Founded in July 1985, seven industry veterans came together in the den of Dr. Irwin Jacobs’ San Diego home to discuss an idea. They wanted to build “Quality Communications” (thus the name Qualcomm) and outlined a plan that evolved into one of the telecommunications industry’s great start-up success stories.
Though Qualcomm sold its own handset business to Kyocera in 1999, many of today’s most popular mobile devices are powered by Qualcomm’s Snapdragon mobile chipsets with integrated CPU, GPU, DSP, multimedia CODECs, power management, baseband logic and more. In fact the typical “chipset” from Qualcomm encompasses up to 20 different chips of different functions besides just the main application processor. If you are an owner of a Galaxy Note 4, Motorola Droid Turbo, Nexus 6, or Samsung Galaxy S5, then you are most likely a user of one of Qualcomm’s Snapdragon chipsets.
Qualcomm’s GPU History
Before 2006, the mobile GPU as we know it today was largely unnecessary. Feature phones and “dumb” phones were still the large majority of the market with smartphones and mobile tablets still in the early stages of development. At this point all the visual data being presented on the screen, whether on a small monochrome screen or with the color of a PDA, was being drawn through a software renderer running on traditional CPU cores.
But by 2007, the first fixed-function, OpenGL ES 1.0 class of GPUs started shipping in mobile devices. These dedicated graphics processors were originally focused on drawing and updating the user interface on smartphones and personal data devices. Eventually these graphics units were used for what would be considered the most basic gaming tasks.
The new Radeon R9 300-series
The new AMD Radeon R9 and R7 300-series of graphics cards are coming into the world with a rocky start. We have seen rumors and speculation about what GPUs are going to be included, what changes would be made and what prices these would be shipping at for what seems like months, and in truth it has been months. AMD's Radeon R9 290 and R9 290X based on the new Hawaii GPU launched nearly 2 years ago, while the rest of the 200-series lineup was mostly a transition of existing products in the HD 7000-family. The lone exception was the Radeon R9 285, a card based on a mysterious new GPU called Tonga that showed up late to the game to fill a gap in the performance and pricing window for AMD.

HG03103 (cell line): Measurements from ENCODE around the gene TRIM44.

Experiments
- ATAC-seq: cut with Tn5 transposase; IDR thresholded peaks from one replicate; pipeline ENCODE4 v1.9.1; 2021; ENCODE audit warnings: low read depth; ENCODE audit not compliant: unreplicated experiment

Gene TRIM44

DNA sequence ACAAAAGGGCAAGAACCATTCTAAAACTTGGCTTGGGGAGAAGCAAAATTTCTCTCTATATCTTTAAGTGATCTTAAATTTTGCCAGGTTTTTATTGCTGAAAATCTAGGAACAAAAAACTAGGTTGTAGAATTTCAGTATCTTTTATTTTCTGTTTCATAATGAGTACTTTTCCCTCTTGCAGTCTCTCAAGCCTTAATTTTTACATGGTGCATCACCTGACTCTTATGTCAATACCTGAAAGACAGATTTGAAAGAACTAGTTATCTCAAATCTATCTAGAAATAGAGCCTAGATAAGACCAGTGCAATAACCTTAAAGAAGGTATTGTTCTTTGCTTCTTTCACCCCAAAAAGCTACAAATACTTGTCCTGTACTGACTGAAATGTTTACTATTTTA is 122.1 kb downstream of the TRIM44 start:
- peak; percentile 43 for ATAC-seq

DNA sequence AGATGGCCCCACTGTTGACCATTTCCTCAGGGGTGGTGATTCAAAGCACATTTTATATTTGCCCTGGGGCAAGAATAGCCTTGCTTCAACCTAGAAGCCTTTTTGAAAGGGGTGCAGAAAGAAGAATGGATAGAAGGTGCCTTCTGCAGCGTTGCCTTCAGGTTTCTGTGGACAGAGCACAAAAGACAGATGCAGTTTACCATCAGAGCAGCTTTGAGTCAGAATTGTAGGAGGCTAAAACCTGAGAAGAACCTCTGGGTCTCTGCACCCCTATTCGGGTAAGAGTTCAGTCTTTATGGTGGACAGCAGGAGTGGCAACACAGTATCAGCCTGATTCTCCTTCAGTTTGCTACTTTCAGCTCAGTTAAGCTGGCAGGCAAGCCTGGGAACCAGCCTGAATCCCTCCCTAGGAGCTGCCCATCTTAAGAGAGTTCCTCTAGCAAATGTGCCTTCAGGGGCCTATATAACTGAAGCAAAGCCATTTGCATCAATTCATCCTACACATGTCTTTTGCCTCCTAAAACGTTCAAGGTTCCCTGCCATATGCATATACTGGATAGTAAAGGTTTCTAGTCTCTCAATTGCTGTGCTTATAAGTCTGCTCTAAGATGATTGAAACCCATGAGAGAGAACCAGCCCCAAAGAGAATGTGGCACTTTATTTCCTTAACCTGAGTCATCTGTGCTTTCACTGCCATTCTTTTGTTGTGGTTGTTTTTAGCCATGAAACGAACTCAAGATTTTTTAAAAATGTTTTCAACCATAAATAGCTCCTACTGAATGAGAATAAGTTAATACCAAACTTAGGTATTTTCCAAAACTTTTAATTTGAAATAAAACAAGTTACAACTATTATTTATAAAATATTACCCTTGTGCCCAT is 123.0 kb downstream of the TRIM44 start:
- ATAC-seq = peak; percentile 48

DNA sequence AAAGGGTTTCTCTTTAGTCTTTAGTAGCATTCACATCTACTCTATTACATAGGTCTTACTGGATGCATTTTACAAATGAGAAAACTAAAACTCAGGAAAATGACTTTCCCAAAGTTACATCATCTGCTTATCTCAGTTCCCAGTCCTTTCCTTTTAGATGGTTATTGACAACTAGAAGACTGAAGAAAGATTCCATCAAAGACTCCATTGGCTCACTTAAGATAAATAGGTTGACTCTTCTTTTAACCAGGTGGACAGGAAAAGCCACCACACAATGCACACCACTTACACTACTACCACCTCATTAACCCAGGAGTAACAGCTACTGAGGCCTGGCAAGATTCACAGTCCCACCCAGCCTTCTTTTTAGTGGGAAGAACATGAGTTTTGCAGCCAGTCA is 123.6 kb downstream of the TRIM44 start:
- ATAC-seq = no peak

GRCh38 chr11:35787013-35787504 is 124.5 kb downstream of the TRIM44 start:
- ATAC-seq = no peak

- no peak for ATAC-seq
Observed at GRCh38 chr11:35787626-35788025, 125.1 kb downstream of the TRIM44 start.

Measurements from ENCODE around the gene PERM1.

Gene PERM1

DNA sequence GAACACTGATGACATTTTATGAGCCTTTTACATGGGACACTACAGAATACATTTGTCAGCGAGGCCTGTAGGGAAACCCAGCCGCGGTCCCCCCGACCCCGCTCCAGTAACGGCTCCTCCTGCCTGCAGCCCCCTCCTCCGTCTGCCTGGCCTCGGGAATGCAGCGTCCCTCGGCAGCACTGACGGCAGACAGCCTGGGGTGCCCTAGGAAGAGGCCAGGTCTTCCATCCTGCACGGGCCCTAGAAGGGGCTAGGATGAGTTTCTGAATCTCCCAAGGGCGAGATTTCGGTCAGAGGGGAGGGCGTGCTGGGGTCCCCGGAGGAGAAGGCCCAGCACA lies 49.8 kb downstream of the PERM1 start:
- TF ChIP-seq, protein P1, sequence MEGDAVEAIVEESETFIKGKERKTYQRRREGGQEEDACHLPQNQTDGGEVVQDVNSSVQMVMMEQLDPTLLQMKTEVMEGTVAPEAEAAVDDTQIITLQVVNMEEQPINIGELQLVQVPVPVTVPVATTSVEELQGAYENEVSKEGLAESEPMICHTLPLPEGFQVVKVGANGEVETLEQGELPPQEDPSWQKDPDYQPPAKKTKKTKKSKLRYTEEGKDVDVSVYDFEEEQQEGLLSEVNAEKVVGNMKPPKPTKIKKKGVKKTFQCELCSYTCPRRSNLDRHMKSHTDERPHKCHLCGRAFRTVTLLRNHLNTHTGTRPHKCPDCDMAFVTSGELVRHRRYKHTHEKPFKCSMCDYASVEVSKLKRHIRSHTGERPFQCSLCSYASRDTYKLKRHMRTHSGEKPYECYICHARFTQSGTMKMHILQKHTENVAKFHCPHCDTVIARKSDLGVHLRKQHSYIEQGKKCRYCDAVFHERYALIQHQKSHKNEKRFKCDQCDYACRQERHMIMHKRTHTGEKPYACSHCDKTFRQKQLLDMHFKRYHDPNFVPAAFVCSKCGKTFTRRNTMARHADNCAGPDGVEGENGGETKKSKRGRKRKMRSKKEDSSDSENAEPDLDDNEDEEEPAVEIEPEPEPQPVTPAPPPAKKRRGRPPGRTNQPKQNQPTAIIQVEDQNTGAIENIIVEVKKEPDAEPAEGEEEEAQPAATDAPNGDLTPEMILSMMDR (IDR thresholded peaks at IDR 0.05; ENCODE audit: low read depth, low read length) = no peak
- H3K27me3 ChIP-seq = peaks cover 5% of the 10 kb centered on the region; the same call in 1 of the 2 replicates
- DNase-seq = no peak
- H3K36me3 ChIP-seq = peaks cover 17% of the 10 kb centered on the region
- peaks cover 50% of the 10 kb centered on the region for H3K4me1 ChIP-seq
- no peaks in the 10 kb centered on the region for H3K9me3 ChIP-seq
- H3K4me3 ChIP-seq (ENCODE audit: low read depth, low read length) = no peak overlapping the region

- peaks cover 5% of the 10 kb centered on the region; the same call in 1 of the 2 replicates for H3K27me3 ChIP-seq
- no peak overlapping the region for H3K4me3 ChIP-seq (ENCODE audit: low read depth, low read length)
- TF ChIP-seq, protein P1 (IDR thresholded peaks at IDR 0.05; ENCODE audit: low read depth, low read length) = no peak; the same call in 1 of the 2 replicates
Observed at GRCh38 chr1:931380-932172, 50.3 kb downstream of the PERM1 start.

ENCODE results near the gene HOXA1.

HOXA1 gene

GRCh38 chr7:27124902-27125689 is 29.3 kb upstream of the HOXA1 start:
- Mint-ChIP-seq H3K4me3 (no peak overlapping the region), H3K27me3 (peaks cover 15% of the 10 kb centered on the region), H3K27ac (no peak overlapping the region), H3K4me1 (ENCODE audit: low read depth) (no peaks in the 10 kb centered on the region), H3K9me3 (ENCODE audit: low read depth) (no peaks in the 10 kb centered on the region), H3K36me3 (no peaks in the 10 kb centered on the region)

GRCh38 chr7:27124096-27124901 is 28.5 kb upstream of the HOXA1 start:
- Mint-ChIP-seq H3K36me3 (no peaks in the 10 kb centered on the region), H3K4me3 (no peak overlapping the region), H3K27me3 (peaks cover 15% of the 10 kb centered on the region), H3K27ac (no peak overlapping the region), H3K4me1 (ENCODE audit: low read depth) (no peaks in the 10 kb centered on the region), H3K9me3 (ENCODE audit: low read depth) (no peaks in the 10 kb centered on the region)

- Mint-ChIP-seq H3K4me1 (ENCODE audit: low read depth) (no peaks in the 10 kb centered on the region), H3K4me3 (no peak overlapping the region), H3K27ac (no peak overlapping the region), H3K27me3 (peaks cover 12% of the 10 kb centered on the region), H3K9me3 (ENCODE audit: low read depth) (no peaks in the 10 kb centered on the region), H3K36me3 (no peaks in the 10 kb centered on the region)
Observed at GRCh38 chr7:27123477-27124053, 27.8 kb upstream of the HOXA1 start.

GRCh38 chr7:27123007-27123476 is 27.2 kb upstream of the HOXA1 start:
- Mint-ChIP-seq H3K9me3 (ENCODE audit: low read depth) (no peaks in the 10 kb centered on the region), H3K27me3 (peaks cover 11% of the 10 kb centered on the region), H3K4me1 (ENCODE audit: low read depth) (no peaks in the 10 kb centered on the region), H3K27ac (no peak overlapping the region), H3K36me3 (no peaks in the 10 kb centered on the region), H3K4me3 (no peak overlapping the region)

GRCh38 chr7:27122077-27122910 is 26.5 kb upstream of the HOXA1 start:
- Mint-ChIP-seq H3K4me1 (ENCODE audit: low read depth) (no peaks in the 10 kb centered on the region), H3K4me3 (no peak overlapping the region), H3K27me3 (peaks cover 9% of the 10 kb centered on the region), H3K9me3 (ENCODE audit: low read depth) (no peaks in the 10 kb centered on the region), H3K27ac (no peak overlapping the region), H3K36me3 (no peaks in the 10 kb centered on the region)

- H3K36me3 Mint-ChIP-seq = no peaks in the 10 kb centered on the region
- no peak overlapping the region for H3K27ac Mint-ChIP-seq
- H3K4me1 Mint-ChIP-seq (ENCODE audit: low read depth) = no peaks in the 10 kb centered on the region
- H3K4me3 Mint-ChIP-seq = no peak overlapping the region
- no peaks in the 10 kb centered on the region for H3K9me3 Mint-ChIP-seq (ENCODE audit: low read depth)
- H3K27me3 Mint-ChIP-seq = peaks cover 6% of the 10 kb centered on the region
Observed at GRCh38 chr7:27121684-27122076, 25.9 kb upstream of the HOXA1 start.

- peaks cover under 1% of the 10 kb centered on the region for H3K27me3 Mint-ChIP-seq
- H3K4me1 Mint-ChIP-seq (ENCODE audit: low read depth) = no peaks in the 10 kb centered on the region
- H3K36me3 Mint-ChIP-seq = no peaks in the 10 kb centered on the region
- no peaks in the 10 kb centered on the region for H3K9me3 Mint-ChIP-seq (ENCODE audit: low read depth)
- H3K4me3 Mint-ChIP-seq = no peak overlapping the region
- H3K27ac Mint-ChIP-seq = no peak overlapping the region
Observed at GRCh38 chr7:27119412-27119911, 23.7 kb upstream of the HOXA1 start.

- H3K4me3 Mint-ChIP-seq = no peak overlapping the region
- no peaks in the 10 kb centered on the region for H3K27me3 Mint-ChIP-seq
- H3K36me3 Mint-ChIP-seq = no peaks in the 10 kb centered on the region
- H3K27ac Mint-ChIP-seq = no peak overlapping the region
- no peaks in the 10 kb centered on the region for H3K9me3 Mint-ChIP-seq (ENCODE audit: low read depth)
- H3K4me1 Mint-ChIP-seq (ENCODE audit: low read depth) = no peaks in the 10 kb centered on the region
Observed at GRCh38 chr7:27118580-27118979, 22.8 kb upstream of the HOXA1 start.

AMD's R9 300-series, and the R7 300-series in particular, follows a very similar path. The R9 390 and R9 390X are still based on the Hawaii architecture. Tahiti is finally retired and put to pasture, though Tonga lives on as the Radeon R9 380. Below that you have the Radeon R7 370 and 360, the former based on the aging GCN 1.0 Curacao GPU and the latter based on Bonaire. On the surface its easy to refer to these cards with the dreaded "R-word"...rebrands. And though that seems to be the case there are some interesting performance changes, at least at the high end of this stack, that warrant discussion.
And of course, AMD partners like Sapphire are using this opportunity of familiarity with the GPU and its properties to release newer product stacks. In this case Sapphire is launching the new Nitro brand for a series of cards that it is aimed at what it considers the most common type of gamer: one that is cost conscious and craves performance over everything else.
The result is a stack of GPUs with prices ranging from about $110 up to ~$400 that target the "gamer" group of GPU buyers without the added price tag that some other lines include. Obviously it seems a little crazy to be talking about a line of graphics cards that is built for gamers (aren't they all??) but the emphasis is to build a fast card that is cool and quiet without the additional cost of overly glamorous coolers, LEDs or dip switches.
Today I am taking a look at the new Sapphire Nitro R9 390 8GB card, but before we dive head first into that card and its performance, let's first go over the changes to the R9-level of AMD's product stack.
Fiji: A Big and Necessary Jump
Fiji has been one of the worst kept secrets in a while. The chip has been talked about, written about, and rumored about seemingly for ages. The chip has promised to take on NVIDIA at the high end by bringing about multiple design decisions that are aimed to give it a tremendous leap in performance and efficiency as compared to previous GCN architectures. NVIDIA released their Maxwell based products last year and added to that this year with the Titan X and the GTX 980 Ti. These are the parts that Fiji is aimed to compete with.
The first product that Fiji will power is the R9 Fury X with integrated water cooling.
AMD has not been standing still, but their R&D budgets have been taking a hit as of late. The workforce has also been pared down to the bare minimum (or so I hope) while still being able to design, market, and sell products to the industry. This has affected their ability to produce as large a quantity of new chips as NVIDIA has in the past year. Cut-backs are likely not the entirety of the story, but they have certainly affected it.